The Imperial School In January of 1767, during the consideration of the House of Commons of the estimated cost of maintaining the British army in the colonies for the current year, George Grenville moved "That the troops to be kept up in America shou'd be Paid by the Colonies respectively for whose defence & benefit they were Employ'd." Charles Townshend, Chancellor of the Exchequer stated that he too "approved of our taxing the Colonies so as to provide for their own safety and preservation," and "by which the Colonies should be taxed conformable to their abilities, in a manner that should be least burdomsome and most efficacious."
The Townshend Duties The Townshend Acts, British legislation intended to raise revenue, tighten customs enforcement, and assert imperial authority in America, were sponsored by Chancellor of the Exchequer Charles Townshend, (right ) and enacted on June 29, The key statute levied import duties on glass, lead, paint, paper, and tea. Its purpose was to provide salaries for some colonial officials so that the provincial assemblies could not coerce them by withholding wages.
The Imperial School Other bills authorized blank search warrants called Writs of Assistance, created three additional vice-admiralty courts, which operated without juries, established a Board of Customs Commissioners headquartered in Boston, and suspended the New York assembly for not complying with the Quartering Act of Parliament also passed the New York Restraining Act, which, in effect, suspended the provincial legislature until it provided his Majesty's troops... with all such necessaries as required by British law.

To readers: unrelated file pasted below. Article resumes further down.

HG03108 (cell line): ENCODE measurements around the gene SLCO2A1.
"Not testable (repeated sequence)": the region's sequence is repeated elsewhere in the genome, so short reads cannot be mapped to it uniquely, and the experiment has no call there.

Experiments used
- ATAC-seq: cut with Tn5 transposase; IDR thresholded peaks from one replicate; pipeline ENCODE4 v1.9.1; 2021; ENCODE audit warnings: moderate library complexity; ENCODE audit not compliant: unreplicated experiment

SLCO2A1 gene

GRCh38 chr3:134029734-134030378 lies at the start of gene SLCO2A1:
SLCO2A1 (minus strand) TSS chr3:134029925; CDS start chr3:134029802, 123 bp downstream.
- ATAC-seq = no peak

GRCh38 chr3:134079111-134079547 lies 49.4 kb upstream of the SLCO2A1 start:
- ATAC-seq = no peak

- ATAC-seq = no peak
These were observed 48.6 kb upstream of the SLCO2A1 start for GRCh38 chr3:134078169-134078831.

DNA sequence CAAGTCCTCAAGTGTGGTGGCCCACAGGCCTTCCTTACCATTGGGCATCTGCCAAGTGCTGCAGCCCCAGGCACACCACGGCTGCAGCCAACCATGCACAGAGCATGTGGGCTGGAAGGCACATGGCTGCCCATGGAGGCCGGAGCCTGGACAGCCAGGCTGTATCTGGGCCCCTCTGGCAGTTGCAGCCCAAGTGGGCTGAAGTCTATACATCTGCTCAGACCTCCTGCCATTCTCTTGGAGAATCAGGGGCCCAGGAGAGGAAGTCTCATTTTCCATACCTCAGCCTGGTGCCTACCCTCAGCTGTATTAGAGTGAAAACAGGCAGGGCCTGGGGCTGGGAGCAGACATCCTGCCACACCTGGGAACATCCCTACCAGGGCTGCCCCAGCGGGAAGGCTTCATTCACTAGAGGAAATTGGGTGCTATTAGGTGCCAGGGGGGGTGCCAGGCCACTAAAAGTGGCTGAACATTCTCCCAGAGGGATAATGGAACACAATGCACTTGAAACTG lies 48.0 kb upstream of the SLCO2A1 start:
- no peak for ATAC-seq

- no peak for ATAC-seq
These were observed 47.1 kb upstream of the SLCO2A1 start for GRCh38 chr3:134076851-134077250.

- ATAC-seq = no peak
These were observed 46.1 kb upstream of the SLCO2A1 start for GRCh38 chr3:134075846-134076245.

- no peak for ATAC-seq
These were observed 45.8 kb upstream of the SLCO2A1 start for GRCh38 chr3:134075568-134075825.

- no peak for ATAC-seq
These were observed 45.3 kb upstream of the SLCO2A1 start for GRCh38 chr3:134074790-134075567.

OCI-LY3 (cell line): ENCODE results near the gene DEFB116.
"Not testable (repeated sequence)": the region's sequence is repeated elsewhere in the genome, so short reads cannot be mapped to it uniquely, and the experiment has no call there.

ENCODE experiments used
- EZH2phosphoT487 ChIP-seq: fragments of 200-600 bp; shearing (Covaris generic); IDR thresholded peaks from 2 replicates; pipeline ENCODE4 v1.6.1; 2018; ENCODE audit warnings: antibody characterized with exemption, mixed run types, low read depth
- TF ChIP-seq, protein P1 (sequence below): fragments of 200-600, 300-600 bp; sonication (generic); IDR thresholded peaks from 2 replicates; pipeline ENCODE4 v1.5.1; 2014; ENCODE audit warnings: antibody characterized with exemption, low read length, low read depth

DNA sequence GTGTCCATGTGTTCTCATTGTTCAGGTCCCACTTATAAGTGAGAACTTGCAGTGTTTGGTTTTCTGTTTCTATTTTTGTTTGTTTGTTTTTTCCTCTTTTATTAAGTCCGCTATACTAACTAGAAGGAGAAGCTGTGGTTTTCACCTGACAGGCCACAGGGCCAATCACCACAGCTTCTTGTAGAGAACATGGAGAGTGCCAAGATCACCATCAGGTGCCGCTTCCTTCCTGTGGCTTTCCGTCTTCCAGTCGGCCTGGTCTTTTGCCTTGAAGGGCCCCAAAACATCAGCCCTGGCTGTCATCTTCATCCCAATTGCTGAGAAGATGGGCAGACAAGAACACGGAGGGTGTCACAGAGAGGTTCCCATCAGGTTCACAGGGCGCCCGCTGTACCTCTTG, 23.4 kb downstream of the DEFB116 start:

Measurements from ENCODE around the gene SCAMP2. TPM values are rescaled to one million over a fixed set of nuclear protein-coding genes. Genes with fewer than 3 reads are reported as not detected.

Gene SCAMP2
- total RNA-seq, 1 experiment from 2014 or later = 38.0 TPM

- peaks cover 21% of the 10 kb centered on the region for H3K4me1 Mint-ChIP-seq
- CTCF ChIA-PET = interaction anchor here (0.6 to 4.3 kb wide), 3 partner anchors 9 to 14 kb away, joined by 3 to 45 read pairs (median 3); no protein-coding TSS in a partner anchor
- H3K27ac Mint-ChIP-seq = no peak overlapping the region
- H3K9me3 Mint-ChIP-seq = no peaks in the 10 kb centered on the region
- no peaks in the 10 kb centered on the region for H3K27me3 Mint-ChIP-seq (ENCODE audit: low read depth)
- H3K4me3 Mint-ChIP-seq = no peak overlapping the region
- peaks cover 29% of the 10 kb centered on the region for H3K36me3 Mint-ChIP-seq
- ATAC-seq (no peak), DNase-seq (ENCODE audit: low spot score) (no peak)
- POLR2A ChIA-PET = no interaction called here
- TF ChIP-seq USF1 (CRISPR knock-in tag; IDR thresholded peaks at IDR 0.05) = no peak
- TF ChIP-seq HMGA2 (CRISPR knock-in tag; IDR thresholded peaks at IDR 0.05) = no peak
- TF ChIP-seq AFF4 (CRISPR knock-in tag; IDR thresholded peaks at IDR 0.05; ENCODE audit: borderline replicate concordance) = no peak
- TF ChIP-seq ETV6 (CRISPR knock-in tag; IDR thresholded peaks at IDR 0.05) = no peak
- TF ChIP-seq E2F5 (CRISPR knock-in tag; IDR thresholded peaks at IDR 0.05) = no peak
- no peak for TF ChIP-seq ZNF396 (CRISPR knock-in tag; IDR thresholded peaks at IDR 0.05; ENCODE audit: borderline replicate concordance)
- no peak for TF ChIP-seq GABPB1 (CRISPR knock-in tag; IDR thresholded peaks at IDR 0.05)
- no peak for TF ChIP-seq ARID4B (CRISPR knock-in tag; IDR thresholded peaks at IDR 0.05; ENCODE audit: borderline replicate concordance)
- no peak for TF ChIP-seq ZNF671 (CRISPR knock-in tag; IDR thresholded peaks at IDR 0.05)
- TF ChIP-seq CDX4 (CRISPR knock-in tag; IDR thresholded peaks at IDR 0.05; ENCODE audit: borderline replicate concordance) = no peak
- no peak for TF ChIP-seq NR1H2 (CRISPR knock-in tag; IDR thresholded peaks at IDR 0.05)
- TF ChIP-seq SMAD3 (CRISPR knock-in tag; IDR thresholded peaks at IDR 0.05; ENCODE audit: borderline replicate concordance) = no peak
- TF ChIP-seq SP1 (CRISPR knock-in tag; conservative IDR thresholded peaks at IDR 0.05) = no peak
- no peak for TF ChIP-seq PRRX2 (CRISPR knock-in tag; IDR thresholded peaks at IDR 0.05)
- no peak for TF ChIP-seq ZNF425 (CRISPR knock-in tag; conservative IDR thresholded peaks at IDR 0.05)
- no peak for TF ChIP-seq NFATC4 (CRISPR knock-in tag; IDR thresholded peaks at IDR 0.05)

The Imperial School Americans protested the Townshend duties, as they had the earlier Stamp Act, with constitutional petitions, boycotts, and violence to even include "tar and feathering" (left). They now rejected all forms of parliamentary taxation, whether external duties on imports or internal taxes like the stamp levies. After colonists began to boycott British goods, Parliament altered the revenue measure on March 5, Duties on all items except tea were repealed. The tea tax was retained because it was the most lucrative and to show Americans that Parliament still had the right to tax them.
George Kennan, American Diplomacy 1951 A democracy is peace-loving. It does not like to go to war. It is slow to rise to provocation. When it has once been provoked to the point where it must grasp the sword, it does not easily forgive its adversary for having produced this situation. The fact of the provocation then becomes itself the issue.
George Kennan, American Diplomacy 1951 Democracy fights in anger -- it fights for the very reason that it was forced to go to war. It fights to punish the power that was rash enough and hostile enough to provoke it -- to teach that power a lesson it will not forget, to prevent the thing from happening again. Such a war must be carried to the bitter end.